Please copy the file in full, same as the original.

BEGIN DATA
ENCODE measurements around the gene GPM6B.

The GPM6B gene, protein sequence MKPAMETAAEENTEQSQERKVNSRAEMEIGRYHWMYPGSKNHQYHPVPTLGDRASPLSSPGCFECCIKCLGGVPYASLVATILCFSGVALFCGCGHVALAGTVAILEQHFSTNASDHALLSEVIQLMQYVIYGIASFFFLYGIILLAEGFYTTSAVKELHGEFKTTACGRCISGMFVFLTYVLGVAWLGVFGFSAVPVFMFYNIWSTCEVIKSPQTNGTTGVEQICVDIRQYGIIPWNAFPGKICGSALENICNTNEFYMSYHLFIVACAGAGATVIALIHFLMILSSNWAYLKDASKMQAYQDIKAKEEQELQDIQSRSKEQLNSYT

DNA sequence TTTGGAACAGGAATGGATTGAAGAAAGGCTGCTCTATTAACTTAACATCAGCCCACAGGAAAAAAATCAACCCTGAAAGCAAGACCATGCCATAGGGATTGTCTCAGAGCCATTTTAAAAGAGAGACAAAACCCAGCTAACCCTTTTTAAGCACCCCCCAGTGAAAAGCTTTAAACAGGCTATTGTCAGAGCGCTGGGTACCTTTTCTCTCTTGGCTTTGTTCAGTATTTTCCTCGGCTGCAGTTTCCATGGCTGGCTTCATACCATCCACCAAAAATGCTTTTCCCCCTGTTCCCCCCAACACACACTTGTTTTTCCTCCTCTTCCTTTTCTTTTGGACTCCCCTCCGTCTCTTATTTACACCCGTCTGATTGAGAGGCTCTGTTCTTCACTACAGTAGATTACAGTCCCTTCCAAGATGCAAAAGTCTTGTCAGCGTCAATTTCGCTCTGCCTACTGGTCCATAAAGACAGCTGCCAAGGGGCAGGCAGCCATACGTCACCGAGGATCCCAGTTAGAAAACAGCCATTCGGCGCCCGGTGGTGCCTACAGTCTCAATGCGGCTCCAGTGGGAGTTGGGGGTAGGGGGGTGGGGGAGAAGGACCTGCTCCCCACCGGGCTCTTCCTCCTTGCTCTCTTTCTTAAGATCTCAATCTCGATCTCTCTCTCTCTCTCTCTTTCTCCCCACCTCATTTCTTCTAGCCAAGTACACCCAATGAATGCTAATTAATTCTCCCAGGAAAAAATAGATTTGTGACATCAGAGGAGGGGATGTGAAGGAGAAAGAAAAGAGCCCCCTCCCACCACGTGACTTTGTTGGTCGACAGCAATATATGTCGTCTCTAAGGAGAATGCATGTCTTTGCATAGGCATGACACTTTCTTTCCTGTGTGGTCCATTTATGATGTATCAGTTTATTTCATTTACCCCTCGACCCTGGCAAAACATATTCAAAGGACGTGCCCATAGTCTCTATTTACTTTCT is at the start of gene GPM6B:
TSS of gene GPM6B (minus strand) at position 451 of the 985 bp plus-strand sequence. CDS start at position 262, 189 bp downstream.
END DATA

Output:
ENCODE measurements around the gene GPM6B.

The GPM6B gene, protein sequence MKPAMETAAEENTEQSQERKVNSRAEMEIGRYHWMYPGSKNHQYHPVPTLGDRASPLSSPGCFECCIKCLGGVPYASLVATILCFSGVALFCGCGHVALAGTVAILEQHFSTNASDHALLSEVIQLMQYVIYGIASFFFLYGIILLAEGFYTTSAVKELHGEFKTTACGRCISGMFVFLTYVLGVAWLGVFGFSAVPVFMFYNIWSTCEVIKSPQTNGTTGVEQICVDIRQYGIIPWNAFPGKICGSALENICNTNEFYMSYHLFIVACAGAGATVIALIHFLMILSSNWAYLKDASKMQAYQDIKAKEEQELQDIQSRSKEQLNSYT

DNA sequence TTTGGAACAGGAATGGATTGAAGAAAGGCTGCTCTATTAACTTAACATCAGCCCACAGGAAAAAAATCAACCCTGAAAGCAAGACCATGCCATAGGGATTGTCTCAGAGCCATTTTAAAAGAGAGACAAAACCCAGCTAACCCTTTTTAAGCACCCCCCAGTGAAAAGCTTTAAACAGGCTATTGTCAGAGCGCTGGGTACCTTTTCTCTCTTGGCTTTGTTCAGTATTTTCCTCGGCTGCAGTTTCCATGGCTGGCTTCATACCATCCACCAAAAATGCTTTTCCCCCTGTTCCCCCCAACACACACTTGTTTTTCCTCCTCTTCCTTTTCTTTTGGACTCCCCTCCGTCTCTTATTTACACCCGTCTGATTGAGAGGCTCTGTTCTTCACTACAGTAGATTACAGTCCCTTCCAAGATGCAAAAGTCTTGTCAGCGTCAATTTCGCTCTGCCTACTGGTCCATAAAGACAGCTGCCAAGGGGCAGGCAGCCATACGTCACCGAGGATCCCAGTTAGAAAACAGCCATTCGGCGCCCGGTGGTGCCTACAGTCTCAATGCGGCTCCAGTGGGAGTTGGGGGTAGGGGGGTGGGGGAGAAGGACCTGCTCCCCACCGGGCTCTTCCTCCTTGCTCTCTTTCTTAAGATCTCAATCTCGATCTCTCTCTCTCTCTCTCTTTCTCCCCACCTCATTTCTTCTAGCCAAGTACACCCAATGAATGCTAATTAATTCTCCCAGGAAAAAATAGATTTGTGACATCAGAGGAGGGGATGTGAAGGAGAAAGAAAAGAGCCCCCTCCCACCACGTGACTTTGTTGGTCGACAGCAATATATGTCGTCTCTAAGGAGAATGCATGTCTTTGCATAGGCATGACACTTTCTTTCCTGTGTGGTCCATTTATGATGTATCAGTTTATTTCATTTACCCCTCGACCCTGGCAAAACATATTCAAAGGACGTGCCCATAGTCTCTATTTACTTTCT is at the start of gene GPM6B:
TSS of gene GPM6B (minus strand) at position 451 of the 985 bp plus-strand sequence. CDS start at position 262, 189 bp downstream.